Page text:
Go on the PhidgetSBC3 Part 2

Now that go is installed (see Part 1), you can get down to business and start using phidgets. I’ve written a go phidgets library (currently only InterfaceKit and IR phidgets are implemented, open an issue or pull request if you want more) at github.com/samuelkadolph/go/phidgets.

Continue reading Go on the PhidgetSBC3 Part 2

Go on the PhidgetSBC3 Part 1

The latest version of the PhidgetSBC line includes an ARMv5 processor which means it now has support for go. Unfortunately the current golang package in the debian repository does not work but I was able to compile golang from source on the PhidgetSBC3 and it worked (including cgo). Thanks to the “The Go Language Gophers” team I downloaded the golang-tip package and built it on my PhidgetSBC3. I’ve made this deb available in my apt repository so you can easily install go and get rocking.

Continue reading Go on the PhidgetSBC3 Part 1

PhidgetSBC2 and D-Link DWA-160

So I’ve had a little project going on with the foosball table at work: a system to detect when someone scores a goal. I’ve built a prototype photogate that goes inside of the goal. My design is to have 2 photogates hooked up to my PhidgetSBC2 and write some ruby code to detect a goal and send a message to a connected iPad app to indicate who scored. Everything was going fine until I took the PhidgetSBC2 to our foosball table and discovered our 2.4GHz network had no coverage there. Which means the wifi usb adapter I had for the PhidgetSBC2 was useless. Undeterred I started on 2 different solutions.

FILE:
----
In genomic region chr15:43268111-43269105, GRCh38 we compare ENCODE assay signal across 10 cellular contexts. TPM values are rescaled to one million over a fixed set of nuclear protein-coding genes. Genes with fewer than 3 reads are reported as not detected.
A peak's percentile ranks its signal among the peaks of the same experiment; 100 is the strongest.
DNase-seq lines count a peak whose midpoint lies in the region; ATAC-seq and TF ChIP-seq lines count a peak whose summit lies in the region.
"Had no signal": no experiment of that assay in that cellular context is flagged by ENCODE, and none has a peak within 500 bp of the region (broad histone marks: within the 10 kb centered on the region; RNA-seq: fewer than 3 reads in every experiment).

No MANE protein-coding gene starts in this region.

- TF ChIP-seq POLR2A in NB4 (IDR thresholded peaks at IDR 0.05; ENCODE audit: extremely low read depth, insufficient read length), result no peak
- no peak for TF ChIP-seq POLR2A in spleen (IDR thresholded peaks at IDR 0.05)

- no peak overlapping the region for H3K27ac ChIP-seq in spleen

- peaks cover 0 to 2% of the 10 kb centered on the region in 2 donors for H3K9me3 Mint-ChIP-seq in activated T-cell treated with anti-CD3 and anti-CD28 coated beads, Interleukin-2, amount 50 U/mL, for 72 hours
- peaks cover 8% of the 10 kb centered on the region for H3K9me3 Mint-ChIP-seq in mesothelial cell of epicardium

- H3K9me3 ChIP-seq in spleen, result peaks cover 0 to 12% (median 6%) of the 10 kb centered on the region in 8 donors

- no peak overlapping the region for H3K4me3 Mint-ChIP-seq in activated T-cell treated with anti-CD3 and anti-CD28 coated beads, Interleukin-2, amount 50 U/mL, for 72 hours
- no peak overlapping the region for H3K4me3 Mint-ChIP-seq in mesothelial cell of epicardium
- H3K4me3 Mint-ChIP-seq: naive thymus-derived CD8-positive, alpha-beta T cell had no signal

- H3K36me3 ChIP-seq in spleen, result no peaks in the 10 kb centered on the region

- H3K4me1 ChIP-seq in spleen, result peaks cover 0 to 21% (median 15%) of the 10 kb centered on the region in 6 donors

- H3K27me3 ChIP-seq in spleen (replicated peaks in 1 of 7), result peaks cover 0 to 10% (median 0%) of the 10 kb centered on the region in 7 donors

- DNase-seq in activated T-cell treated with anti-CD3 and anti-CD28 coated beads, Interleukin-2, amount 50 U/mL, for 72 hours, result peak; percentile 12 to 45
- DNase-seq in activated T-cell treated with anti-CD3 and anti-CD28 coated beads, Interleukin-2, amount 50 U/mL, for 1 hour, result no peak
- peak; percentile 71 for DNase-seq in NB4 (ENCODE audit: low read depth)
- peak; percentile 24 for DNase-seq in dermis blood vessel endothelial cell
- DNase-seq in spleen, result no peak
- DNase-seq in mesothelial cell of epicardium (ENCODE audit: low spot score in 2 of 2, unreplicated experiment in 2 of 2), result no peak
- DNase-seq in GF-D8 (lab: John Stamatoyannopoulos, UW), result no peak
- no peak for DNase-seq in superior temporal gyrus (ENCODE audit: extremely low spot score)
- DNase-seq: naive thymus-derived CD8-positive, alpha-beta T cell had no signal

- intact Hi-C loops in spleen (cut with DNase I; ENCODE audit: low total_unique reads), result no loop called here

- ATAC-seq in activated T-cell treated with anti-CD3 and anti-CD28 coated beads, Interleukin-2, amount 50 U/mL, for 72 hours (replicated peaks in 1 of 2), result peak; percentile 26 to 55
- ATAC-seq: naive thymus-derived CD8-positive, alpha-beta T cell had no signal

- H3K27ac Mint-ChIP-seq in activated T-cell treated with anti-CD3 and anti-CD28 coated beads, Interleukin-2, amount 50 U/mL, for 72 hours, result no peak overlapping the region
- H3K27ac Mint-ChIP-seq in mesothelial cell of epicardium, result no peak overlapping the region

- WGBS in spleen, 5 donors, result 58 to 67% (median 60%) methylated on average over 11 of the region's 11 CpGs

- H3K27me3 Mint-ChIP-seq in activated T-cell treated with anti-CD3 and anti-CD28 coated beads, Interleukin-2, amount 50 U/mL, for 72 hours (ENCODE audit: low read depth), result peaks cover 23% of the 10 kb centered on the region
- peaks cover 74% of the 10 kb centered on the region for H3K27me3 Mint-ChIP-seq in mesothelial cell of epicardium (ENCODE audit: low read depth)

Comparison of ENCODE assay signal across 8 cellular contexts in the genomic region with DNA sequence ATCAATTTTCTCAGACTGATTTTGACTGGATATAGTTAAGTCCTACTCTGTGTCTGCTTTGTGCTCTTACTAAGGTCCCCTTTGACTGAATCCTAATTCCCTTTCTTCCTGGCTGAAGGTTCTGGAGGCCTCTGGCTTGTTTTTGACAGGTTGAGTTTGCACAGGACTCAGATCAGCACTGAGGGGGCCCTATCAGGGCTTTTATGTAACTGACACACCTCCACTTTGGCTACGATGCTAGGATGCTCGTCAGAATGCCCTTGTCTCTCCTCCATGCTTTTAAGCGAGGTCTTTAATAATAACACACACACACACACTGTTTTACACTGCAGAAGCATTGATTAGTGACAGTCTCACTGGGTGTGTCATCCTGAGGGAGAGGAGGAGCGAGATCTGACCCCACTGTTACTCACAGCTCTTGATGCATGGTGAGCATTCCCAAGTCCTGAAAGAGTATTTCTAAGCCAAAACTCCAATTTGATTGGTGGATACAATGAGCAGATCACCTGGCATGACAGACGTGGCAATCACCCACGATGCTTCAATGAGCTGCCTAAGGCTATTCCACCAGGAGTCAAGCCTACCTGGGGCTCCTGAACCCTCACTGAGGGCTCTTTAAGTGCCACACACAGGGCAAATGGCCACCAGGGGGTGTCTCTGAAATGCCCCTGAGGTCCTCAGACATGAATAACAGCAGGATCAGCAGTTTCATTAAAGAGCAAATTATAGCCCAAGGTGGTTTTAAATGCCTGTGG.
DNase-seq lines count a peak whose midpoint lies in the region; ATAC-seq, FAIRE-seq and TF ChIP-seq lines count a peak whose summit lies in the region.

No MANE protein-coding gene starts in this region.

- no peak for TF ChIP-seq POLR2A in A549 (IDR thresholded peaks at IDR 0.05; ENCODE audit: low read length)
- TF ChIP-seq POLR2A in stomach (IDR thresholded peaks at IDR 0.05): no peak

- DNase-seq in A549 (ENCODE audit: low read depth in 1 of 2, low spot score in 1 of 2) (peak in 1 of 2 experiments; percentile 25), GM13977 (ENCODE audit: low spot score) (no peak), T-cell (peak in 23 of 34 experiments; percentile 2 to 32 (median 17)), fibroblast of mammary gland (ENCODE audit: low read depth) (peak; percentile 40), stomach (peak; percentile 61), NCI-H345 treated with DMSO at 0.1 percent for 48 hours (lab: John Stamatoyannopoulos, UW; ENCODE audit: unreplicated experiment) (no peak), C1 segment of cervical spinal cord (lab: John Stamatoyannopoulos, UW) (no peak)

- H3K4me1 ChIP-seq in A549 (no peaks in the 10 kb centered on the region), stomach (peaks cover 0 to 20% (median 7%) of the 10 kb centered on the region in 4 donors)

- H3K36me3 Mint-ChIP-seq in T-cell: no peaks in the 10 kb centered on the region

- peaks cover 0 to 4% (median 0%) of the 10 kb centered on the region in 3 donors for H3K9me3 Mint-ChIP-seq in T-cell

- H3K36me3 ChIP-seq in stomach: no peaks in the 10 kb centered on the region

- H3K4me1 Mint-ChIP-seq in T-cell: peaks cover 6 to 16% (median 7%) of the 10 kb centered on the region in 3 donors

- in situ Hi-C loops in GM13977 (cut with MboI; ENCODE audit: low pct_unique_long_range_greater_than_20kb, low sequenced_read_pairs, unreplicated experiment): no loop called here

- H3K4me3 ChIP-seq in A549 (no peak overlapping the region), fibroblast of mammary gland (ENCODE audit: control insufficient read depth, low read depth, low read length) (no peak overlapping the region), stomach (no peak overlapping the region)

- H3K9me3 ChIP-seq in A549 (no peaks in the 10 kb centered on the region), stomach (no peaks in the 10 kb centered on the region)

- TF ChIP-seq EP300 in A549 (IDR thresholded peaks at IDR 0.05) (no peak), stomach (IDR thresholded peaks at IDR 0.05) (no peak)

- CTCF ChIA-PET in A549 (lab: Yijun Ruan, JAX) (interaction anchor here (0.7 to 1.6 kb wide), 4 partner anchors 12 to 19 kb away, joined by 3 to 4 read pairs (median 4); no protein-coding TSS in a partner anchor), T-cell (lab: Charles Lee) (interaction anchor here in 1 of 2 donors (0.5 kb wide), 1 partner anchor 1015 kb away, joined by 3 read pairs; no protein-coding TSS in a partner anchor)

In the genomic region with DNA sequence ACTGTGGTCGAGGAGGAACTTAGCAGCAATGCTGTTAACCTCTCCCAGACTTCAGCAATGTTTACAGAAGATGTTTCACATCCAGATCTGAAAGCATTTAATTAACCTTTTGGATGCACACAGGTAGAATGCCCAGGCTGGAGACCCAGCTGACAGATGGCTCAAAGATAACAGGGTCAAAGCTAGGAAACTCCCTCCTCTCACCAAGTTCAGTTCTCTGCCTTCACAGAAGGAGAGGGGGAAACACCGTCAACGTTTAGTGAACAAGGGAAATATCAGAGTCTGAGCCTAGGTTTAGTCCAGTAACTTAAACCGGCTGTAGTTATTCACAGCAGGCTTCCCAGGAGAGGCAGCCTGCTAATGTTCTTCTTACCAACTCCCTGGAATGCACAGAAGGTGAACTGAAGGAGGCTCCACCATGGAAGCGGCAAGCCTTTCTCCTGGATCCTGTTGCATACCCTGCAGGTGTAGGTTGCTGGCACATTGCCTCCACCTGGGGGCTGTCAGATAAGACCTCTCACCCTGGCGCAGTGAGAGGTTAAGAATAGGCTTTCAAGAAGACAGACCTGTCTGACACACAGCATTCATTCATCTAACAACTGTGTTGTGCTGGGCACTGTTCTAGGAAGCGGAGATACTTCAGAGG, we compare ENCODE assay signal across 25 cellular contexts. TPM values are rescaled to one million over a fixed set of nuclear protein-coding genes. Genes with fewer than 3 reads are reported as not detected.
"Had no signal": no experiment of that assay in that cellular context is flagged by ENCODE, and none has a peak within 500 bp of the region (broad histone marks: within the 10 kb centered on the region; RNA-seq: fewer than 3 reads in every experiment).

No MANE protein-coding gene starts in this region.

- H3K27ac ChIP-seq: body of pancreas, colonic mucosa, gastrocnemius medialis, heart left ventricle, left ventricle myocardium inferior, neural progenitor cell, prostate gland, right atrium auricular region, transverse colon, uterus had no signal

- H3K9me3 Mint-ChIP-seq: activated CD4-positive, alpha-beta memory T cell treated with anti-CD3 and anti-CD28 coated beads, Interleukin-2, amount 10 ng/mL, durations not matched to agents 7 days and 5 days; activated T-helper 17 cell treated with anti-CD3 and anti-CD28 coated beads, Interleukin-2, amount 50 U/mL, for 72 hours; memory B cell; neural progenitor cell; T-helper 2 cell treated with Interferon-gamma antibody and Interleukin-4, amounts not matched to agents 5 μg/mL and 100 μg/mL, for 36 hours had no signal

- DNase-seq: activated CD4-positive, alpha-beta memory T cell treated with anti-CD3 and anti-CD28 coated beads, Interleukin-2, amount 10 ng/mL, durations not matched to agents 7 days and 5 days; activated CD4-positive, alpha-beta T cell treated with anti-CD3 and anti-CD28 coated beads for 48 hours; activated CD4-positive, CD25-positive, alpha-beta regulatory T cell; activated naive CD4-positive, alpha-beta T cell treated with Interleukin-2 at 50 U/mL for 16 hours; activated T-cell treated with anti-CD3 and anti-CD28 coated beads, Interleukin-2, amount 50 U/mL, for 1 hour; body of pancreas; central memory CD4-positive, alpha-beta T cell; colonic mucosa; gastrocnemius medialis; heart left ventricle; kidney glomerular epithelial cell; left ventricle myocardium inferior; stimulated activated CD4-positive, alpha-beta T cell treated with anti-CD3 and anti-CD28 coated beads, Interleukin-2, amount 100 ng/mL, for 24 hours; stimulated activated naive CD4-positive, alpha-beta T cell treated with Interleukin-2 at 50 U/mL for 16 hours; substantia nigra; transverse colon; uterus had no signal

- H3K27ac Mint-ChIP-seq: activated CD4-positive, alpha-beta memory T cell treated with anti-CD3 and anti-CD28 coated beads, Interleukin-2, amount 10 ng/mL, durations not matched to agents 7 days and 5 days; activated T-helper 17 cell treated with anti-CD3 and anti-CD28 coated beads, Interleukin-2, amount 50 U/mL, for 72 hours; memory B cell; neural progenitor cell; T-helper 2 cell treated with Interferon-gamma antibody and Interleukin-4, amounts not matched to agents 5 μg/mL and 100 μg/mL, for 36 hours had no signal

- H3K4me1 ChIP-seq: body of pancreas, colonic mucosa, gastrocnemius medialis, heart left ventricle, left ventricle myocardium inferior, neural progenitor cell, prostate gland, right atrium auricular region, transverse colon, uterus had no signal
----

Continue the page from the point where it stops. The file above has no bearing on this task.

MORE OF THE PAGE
Continue reading PhidgetSBC2 and D-Link DWA-160

PhidgetSBC2 and ruby

Installing ruby (and the phidgets-ffi gem) on the PhidgetSBC2 is fairly simple. You will need to check Include full Debian Package Repository under System > Packages in the SBC admin page. And then just ssh into the server and run the following:

apt-get update && apt-get install ruby1.9.1 ruby1.9.1-dev build-essential -y

And then you can install the phidgets-ffi gem like so:

gem1.9.1 install ffi phidgets-ffi

The gem doesn’t find the libphidgetsbc.so.0 on the PhidgetSBC, so we need to symlink it to somewhere that the gem will find it.

 ln -s /usr/lib/libphidget21.so.0 /usr/lib/libphidget21.so

Once we’re done this we can test it with this:

ruby1.9.1 -rphidgets-ffi -e 'puts Phidgets::FFI.library_version'

I also like to run this to add the ruby1.9.1 executables (i.e. rake, irb, gem) without the 1.9.1 suffix.

update-alternatives --install /usr/bin/ruby ruby /usr/bin/ruby1.9.1 400 \
--slave /usr/bin/erb erb /usr/bin/erb1.9.1 \
--slave /usr/bin/gem gem /usr/bin/gem1.9.1 \